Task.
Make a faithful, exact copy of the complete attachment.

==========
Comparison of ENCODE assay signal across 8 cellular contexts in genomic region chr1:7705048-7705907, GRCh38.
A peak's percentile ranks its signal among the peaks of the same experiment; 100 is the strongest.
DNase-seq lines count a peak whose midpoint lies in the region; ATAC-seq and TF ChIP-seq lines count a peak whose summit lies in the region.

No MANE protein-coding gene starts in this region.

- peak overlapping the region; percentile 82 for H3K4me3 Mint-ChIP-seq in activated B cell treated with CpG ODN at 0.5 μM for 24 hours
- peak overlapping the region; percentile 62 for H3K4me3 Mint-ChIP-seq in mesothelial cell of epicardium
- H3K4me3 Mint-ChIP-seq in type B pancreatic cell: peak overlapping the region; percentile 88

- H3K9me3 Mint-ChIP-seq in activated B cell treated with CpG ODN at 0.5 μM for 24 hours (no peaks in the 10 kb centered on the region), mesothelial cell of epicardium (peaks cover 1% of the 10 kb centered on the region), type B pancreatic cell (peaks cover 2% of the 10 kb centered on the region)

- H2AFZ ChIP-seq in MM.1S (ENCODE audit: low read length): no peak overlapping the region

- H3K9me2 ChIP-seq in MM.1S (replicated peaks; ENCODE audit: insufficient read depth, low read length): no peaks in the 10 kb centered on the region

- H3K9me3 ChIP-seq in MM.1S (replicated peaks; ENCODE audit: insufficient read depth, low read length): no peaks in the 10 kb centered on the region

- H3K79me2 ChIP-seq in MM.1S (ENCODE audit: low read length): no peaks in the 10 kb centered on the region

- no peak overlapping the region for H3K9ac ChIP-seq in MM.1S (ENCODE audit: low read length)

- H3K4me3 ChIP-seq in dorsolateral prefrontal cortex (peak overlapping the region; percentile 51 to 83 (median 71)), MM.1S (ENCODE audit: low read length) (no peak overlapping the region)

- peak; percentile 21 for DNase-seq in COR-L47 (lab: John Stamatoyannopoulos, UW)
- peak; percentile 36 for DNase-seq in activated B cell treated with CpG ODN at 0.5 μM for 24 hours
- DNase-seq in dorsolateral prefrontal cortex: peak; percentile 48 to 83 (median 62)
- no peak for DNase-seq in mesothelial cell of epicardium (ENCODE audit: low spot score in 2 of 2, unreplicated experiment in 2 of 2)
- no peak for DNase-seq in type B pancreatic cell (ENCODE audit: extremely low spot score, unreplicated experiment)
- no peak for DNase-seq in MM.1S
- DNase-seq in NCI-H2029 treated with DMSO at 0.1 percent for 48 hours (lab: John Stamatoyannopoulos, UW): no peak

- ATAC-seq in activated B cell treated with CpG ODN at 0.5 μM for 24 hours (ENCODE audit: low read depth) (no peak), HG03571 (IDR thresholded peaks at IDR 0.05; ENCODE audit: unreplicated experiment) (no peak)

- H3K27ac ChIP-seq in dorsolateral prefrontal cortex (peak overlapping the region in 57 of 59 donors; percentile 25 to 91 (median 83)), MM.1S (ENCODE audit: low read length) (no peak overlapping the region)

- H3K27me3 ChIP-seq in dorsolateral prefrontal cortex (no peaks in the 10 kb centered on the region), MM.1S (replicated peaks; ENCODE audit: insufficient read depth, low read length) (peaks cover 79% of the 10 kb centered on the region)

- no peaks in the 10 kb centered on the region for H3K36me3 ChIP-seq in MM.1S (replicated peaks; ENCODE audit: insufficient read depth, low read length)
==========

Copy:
Comparison of ENCODE assay signal across 8 cellular contexts in genomic region chr1:7705048-7705907, GRCh38.
A peak's percentile ranks its signal among the peaks of the same experiment; 100 is the strongest.
DNase-seq lines count a peak whose midpoint lies in the region; ATAC-seq and TF ChIP-seq lines count a peak whose summit lies in the region.

No MANE protein-coding gene starts in this region.

- peak overlapping the region; percentile 82 for H3K4me3 Mint-ChIP-seq in activated B cell treated with CpG ODN at 0.5 μM for 24 hours
- peak overlapping the region; percentile 62 for H3K4me3 Mint-ChIP-seq in mesothelial cell of epicardium
- H3K4me3 Mint-ChIP-seq in type B pancreatic cell: peak overlapping the region; percentile 88

- H3K9me3 Mint-ChIP-seq in activated B cell treated with CpG ODN at 0.5 μM for 24 hours (no peaks in the 10 kb centered on the region), mesothelial cell of epicardium (peaks cover 1% of the 10 kb centered on the region), type B pancreatic cell (peaks cover 2% of the 10 kb centered on the region)

- H2AFZ ChIP-seq in MM.1S (ENCODE audit: low read length): no peak overlapping the region

- H3K9me2 ChIP-seq in MM.1S (replicated peaks; ENCODE audit: insufficient read depth, low read length): no peaks in the 10 kb centered on the region

- H3K9me3 ChIP-seq in MM.1S (replicated peaks; ENCODE audit: insufficient read depth, low read length): no peaks in the 10 kb centered on the region

- H3K79me2 ChIP-seq in MM.1S (ENCODE audit: low read length): no peaks in the 10 kb centered on the region

- no peak overlapping the region for H3K9ac ChIP-seq in MM.1S (ENCODE audit: low read length)

- H3K4me3 ChIP-seq in dorsolateral prefrontal cortex (peak overlapping the region; percentile 51 to 83 (median 71)), MM.1S (ENCODE audit: low read length) (no peak overlapping the region)

- peak; percentile 21 for DNase-seq in COR-L47 (lab: John Stamatoyannopoulos, UW)
- peak; percentile 36 for DNase-seq in activated B cell treated with CpG ODN at 0.5 μM for 24 hours
- DNase-seq in dorsolateral prefrontal cortex: peak; percentile 48 to 83 (median 62)
- no peak for DNase-seq in mesothelial cell of epicardium (ENCODE audit: low spot score in 2 of 2, unreplicated experiment in 2 of 2)
- no peak for DNase-seq in type B pancreatic cell (ENCODE audit: extremely low spot score, unreplicated experiment)
- no peak for DNase-seq in MM.1S
- DNase-seq in NCI-H2029 treated with DMSO at 0.1 percent for 48 hours (lab: John Stamatoyannopoulos, UW): no peak

- ATAC-seq in activated B cell treated with CpG ODN at 0.5 μM for 24 hours (ENCODE audit: low read depth) (no peak), HG03571 (IDR thresholded peaks at IDR 0.05; ENCODE audit: unreplicated experiment) (no peak)

- H3K27ac ChIP-seq in dorsolateral prefrontal cortex (peak overlapping the region in 57 of 59 donors; percentile 25 to 91 (median 83)), MM.1S (ENCODE audit: low read length) (no peak overlapping the region)

- H3K27me3 ChIP-seq in dorsolateral prefrontal cortex (no peaks in the 10 kb centered on the region), MM.1S (replicated peaks; ENCODE audit: insufficient read depth, low read length) (peaks cover 79% of the 10 kb centered on the region)

- no peaks in the 10 kb centered on the region for H3K36me3 ChIP-seq in MM.1S (replicated peaks; ENCODE audit: insufficient read depth, low read length)